Piercing rejection and migration is no joke. The likelihood of either of these occurring to cartilage piercings and earlobe piercings is quite low. However, surface piercings can easily come up against either one. And you don’t always have a say in it. I had the opportunity to speak with Danii Forrest, a young woman with a passion for body piercings despite dealing with several rejections and migrations happening to her own collection of piercings. Additionally, I chatted with Faith Niz and Shana Riley, both of whom are fabulous professional piercers who never seem to mind when I randomly interrogate them with piercing-themed questions.
If you have a piercing and you suspect it rejecting, it means that your body has detected a foreign object under the skin and wants it out as soon as possible. There are different levels of rejection. But if you suspect that your piercing is rejecting, you should definitely take it out as soon as possible. Because it can easily get worse.
While there are always exceptions, surface piercings can commonly be rejected. Examples of surface piercings would be:
❇ Nape piercings
❇ Neck piercings (also known as Madison piercings)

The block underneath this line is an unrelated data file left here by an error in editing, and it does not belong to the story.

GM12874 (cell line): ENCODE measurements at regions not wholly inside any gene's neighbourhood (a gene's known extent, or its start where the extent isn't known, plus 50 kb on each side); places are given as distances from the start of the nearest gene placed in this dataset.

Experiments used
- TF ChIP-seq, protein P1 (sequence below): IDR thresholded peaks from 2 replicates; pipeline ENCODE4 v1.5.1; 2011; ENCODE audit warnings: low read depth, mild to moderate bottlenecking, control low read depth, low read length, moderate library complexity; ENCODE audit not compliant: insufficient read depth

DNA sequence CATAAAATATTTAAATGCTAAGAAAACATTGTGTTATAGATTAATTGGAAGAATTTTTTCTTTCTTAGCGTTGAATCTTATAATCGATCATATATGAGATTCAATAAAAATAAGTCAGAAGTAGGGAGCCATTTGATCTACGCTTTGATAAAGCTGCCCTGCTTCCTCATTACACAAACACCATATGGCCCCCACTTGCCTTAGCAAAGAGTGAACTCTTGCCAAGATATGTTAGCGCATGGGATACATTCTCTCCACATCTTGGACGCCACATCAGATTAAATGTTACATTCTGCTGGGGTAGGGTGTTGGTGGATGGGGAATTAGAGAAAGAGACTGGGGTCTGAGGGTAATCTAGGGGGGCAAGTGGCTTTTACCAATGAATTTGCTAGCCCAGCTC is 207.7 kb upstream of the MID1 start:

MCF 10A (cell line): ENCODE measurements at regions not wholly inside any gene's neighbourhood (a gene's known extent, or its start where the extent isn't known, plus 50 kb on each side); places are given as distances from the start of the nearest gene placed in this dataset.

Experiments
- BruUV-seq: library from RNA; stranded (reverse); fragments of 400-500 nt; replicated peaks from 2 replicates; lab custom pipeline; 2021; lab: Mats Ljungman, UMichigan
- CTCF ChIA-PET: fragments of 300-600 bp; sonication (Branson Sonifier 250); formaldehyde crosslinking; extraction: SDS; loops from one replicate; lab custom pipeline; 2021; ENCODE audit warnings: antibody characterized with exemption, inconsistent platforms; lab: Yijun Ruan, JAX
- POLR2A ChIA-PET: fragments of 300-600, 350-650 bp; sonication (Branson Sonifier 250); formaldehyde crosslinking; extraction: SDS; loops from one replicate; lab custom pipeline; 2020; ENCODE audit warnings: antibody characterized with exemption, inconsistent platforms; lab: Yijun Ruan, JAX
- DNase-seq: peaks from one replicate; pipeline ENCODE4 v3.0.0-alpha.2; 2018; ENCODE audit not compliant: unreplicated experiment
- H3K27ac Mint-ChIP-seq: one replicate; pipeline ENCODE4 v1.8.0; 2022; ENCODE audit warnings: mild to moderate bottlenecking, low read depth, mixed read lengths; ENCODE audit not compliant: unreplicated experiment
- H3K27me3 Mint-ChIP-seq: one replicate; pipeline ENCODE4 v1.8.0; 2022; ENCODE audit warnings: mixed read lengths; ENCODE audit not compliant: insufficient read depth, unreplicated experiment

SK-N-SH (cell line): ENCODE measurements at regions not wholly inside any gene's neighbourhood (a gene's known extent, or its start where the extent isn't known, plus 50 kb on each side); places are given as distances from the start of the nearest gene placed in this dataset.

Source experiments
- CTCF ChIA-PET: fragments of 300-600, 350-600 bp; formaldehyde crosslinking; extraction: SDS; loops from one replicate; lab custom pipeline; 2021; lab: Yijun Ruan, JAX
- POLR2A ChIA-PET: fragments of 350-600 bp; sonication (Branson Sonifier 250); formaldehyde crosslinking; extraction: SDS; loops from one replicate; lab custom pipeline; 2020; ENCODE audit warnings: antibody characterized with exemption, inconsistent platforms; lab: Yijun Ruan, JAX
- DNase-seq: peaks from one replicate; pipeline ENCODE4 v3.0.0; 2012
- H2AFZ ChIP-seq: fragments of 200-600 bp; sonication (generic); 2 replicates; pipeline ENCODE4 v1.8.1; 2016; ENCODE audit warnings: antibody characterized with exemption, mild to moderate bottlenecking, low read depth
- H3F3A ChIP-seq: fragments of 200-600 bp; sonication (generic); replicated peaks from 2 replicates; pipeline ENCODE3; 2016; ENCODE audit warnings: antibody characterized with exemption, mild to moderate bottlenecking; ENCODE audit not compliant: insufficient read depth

❇ Navel piercings
…or any other surface piercing you can think of.
Faith agreed that navel piercings are oftentimes a pretty big contender when it comes to rejected piercings. “If navel piercings are performed too shallow—meaning that not enough skin was pierced—or the angle of the piercing is off, it can contribute to major migration or, most of the time, rejection.”
“I’ve seen eyebrow piercings do the same thing,” she continued. “Surface piercings are very common with rejecting and migrating. Most of the time, the piercer isn’t trained in performing surface piercings. So they either pierce way too deep or not deep enough, allowing the jewelry to be swallowed or pushed out completely. Training is a huge part of the issue. If they are not trained, they won’t be able to perform piercings properly.”
But even if you don’t have any surface piercings, other locations are not exactly immune. If you aren’t careful with your new piercings, regardless of their location, they could easily get messed up. “Cartilage piercings can reject and migrate as well,” Faith explained further. “But that’s most common for people who sleep on their piercings or are touching them and playing with them. That adds bacteria and irritates the tissue while it’s trying to heal! Sleeping is the #1 cause of migration. The pressure causes the jewelry to move.”